As was reported in the SOIR for the first time, over ten years prior to making its decision to walk away from the sponsorship agreement and to run its own (competing) event, the JAA received $1.2 million in cash and an additional $100,000 in non-cash support from Expertise Events. The sponsorship agreement was for the JAA to effectively lend its name to the Sydney trade fair.

There were other adjacent controversies during Brandt’s time as president. In October 2017, the board signed off on a financial report riddled with errors.

It was also discovered that Brandt’s trading company – Australian Jewellery Supplies – was not supporting the JAA’s new jewellery fair – even though he had spearheaded the JAA's walk away from the annual sponsorship income. It was also discovered that AJS was not a JAA member during his tenure as president!

Leadership under crisis

Brandt stood down from the board in December 2018, and Tory assumed the presidency in January 2019.

The first financial statements under her presidency showed a $48,000 loss; however, by the following year, Tory had the JAA back in the black, to the tune of $70,000, mainly by slashing $43,000 of staffing costs (from $132,000 to $89,000).

At the time of its decision to cancel its agreement with Expertise Events (2016), the JAA’s staffing costs were $300,000 per annum, which included an annual salary of $150,000 to its executive director.

It should be noted that 12 months after becoming president, Tory was faced with the global COVID pandemic – a time of relentless uncertainty for jewellery retailers and suppliers.

It was a trading environment unlike any other faced by previous JAA presidents – with Tory forced to navigate an unprecedented event as both the leader of the JAA and as a business owner herself.

Her time as president was impacted by the continuing backlash over the 2016 decision to end the sponsorship agreement with Expertise Events.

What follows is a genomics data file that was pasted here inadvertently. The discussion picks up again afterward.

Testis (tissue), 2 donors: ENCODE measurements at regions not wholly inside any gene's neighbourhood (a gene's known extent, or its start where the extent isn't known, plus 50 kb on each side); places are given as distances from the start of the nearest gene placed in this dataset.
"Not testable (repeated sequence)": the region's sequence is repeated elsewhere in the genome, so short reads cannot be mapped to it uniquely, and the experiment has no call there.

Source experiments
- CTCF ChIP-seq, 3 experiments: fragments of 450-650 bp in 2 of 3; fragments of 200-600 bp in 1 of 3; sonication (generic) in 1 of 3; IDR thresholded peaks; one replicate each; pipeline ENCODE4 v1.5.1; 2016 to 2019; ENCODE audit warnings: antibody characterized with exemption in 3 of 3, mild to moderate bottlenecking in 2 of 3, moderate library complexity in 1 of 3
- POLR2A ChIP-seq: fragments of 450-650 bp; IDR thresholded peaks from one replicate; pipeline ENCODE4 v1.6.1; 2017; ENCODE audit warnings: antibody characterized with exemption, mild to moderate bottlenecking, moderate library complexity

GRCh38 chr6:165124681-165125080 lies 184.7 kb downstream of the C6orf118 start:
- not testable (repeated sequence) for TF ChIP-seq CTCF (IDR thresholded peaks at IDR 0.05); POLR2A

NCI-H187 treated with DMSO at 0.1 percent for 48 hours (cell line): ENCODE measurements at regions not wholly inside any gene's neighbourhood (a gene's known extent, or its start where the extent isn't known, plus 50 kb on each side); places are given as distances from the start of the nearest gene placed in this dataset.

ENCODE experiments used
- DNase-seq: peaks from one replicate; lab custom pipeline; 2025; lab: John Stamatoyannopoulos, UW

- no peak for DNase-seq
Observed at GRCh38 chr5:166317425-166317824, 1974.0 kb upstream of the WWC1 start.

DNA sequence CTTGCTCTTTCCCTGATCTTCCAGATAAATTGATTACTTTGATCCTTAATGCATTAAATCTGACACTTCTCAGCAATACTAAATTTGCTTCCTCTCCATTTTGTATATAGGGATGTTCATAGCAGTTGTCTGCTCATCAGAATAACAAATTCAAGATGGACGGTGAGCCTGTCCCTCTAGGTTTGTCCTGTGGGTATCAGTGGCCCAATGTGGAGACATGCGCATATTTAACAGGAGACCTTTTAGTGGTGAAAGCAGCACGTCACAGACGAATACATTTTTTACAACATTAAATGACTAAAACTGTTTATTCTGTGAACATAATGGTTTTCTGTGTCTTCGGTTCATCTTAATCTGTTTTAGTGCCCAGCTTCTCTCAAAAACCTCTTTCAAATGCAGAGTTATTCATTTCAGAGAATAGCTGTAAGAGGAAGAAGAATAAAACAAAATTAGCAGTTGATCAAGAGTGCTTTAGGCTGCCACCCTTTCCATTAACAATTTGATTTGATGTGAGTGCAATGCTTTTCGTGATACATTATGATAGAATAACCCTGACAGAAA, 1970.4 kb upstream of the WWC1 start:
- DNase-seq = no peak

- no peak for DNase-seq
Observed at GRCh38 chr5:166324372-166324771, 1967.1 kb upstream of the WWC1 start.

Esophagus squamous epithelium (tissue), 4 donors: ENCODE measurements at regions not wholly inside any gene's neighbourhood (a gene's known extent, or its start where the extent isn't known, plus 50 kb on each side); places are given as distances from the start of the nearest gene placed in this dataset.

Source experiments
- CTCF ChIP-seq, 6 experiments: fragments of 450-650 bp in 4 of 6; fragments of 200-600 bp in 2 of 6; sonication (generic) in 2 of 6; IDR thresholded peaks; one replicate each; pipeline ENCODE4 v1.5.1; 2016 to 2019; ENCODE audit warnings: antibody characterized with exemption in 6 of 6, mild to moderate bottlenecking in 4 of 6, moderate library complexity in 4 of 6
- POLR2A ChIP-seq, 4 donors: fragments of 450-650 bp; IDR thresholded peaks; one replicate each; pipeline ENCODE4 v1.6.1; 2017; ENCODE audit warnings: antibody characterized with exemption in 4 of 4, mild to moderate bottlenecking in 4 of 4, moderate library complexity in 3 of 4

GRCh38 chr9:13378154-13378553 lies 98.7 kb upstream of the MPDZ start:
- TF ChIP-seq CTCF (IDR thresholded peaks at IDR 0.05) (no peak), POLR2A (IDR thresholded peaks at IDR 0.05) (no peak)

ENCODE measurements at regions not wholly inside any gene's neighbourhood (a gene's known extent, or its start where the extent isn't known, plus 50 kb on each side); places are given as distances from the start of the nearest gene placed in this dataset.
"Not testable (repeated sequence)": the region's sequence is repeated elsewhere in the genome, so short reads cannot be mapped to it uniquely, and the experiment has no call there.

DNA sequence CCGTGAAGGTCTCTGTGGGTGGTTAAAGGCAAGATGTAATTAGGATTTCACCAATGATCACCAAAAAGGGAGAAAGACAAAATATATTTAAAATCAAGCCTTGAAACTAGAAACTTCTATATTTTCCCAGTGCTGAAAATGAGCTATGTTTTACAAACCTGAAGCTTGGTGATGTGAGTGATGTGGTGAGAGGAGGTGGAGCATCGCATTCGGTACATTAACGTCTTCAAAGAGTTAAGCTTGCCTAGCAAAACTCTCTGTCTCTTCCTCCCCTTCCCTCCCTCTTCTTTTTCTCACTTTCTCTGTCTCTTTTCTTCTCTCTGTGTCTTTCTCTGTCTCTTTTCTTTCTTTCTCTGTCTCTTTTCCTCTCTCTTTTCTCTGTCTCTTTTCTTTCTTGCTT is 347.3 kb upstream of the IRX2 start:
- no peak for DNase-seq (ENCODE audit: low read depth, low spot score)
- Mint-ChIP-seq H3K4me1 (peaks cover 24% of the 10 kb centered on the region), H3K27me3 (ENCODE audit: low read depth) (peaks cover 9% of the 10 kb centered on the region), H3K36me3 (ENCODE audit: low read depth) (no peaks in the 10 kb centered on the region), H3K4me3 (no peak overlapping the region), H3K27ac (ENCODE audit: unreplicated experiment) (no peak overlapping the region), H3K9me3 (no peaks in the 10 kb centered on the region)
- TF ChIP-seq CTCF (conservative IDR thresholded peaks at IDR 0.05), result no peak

For example, by the time Tory had decided to take on the presidency, the JAA’s membership had already fallen by 30 per cent since Brandt’s board voted to commence a rival trade show.

As a result, membership and income suffered – so returning the JAA to profitability by her second year (2020) was a notable accomplishment.


The chart shows the decline of JAA membership from 2010 to 2023. The 2023 membership figure is a calculation because the association could not, or was incapable of supplying its membership number. Jeweller used the JAA’s membership directory page and other information to arrive at the December 2023 information, which has not been disputed by the JAA.


These things considered, it was also a time of missed opportunities for the new president. Tory had a chance to ‘heal the wounds’ caused by the failed attempt to launch a new jewellery fair.

Of particular interest was the JAA’s relationship with Nationwide Jewellers, Australia’s largest buying group.

The buying group withdrew from the JAA after Brandt – along with vice-president Laura Moore (nee Sawade) and executive director Amanda Trotman (nee Hunter) signed a media release in September 2016 that alleged a “conflict of interest” by Nationwide Jewellers managing director Colin Pocklington.

In fact, in the seven years since that media release was published, no member of the JAA board has ever contacted Pocklington to discuss the events, let alone apologise. 

It is worth noting that when Nationwide Jewellers quit the JAA after a 25-year relationship, it had
469 members (391 Australian) and 511 stores (427 Australian), more than the total number of JAA members and stores today.

Indeed, during Tory’s time as president, no discernable effort was made to ‘extend an olive branch’ to anyone impacted by what was arguably the most shocking time in the JAA’s history.

Therefore, her presidential legacy remains mixed. Perhaps it will be remembered for its impressive achievement of steadying the JAA’s finances during a global pandemic while continuing the disunity and division by choosing not to deal with the past - which she could argue was not her doing.

It is hard to imagine that the damage inflicted on the industry by Brandt, Moore and Trotman’s decision to issue a media release with false allegations can ever be overcome without an apology in the very least.